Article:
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I don't know how much impact it's having on people's thoughts, but I've noticed a couple of us seem to be misinterpreting Galadriel's lone quest. She's not a reckless vigilante on the hunt for enemies long dead - she's right. There's literally a shot in the trailer of her finding the Morgoth--spawned enemies she's been insisting are there, while (presumably) Gil-Galad and Elrond brush the idea off. "Morgoth is banished," they say, "the Balrogs are slain, Sauron has slunk off never to be seen again - take it easy, there's no orcs or trolls anywhere this side of the Orocarni."
Congratulations on your newest venture into fan-fiction -- let us know when you've posted it. Galadriel didn't don armor and go hunting or command armies in the 1st Age, and she didn't don armor and go hunting or command armies in the 3rd Age. What, she only gets the urge every other Age? It's a good thing she sailed for Valinor at the end of the 3rd, cos', boy oh boy! she was ready to kick some a** in the 4th Age!
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Old 02-21-2022, 07:49 AM   #72
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Congratulations on your newest venture into fan-fiction -- let us know when you've posted it. Galadriel didn't don armor and go hunting or command armies in the 1st Age, and she didn't don armor and go hunting or command armies in the 3rd Age. What, she only gets the urge every other Age? It's a good thing she sailed for Valinor at the end of the 3rd, cos', boy oh boy! she was ready to kick some a** in the 4th Age!
That's one way of viewing it, I suppose. Maybe an attractive way if you're predisposed to hating and negative interpretation of what's being done here.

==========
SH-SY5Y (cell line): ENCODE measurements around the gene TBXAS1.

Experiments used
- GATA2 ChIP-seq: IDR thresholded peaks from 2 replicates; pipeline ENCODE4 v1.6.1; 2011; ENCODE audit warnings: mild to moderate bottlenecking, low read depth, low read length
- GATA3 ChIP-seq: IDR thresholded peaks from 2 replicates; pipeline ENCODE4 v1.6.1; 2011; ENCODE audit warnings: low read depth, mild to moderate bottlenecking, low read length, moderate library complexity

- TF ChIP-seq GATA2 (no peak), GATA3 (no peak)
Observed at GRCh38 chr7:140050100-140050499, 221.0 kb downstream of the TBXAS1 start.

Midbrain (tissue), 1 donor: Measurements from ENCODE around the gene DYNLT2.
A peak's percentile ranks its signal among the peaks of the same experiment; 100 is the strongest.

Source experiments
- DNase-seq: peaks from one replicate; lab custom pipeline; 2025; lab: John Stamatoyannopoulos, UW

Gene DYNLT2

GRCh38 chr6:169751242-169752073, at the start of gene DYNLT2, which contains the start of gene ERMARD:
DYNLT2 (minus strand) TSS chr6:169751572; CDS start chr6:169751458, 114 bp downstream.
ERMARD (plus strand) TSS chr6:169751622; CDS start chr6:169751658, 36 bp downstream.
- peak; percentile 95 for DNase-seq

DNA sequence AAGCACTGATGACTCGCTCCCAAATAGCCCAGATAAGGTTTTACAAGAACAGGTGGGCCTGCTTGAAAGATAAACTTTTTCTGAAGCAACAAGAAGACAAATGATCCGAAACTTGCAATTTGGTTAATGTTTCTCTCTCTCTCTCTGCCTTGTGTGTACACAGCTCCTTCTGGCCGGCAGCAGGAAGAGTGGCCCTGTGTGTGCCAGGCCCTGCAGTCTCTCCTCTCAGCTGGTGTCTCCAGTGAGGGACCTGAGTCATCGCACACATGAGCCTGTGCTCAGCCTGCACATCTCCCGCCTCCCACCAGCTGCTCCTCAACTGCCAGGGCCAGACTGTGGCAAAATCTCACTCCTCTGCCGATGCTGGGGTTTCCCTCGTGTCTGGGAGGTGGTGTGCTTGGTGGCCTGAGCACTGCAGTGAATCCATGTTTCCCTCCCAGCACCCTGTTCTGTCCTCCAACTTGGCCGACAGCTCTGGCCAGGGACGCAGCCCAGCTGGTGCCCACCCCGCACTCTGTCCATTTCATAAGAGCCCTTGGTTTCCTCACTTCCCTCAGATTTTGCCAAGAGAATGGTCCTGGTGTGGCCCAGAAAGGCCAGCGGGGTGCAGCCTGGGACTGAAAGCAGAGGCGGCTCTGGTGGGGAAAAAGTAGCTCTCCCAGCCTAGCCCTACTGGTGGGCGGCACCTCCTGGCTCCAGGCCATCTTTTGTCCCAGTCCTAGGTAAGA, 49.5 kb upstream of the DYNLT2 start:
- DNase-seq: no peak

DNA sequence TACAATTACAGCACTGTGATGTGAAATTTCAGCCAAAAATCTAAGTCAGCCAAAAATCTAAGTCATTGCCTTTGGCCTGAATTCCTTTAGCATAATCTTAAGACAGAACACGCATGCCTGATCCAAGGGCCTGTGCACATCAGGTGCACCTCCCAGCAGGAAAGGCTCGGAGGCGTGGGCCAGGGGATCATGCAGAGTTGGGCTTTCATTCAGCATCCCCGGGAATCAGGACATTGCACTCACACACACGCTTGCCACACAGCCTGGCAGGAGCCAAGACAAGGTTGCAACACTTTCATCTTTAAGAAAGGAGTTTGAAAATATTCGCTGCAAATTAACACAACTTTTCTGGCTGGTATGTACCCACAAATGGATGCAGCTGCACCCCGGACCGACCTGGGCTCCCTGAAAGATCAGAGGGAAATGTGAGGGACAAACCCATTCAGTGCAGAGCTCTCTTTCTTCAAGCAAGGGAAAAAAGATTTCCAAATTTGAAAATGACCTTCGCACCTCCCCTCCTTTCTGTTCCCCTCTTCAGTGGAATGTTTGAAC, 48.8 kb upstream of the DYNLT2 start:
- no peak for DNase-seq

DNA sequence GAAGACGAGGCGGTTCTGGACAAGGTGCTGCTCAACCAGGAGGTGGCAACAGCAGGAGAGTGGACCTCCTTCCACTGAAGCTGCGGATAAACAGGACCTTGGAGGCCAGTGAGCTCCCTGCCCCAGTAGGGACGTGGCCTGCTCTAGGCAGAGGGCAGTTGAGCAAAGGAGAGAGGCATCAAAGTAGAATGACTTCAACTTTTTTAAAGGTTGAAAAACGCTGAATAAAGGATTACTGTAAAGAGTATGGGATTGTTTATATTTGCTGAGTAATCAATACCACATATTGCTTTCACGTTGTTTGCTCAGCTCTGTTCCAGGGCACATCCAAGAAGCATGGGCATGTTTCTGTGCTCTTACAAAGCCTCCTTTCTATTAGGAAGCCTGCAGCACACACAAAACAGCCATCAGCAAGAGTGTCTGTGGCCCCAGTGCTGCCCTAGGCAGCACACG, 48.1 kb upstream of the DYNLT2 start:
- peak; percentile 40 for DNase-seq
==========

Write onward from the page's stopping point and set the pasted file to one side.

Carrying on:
Another way might be to view it as a "show, don't tell" rendering of Tolkien's depiction of Galadriel as one of the Elven leaders who did not think evil was gone forever, and who wasn't taken in by Annatar. A clumsy one, maybe, but we really don't have sufficient information yet to be able to fully form that judgement.

It's correct to be cautious about this for sure, but it's not correct to go from 0 to 120 on the internet hate fest at this stage.
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Old 02-21-2022, 09:13 AM   #73
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It's correct to be cautious about this for sure, but it's not correct to go from 0 to 120 on the internet hate fest at this stage.
Unless you're a shill for a corporate mega-conglomerate, calling out nonsense is completely acceptable as far as I'm concerned. And there is a lot of nonsense in just a brief trailer.

Just a trailer! Any half intelligent producer with the slightest clue of the work they are expropriating should have at least made a trailer that wouldn't alienate readers. And from what I've read elsewhere, I am not the only one who finds these cute little fan-fic deviations to be flat-out juvenile Mary-Sue level scripting. But if that's the type of story plotting you like following, by all means dish out your dollars to Amazon.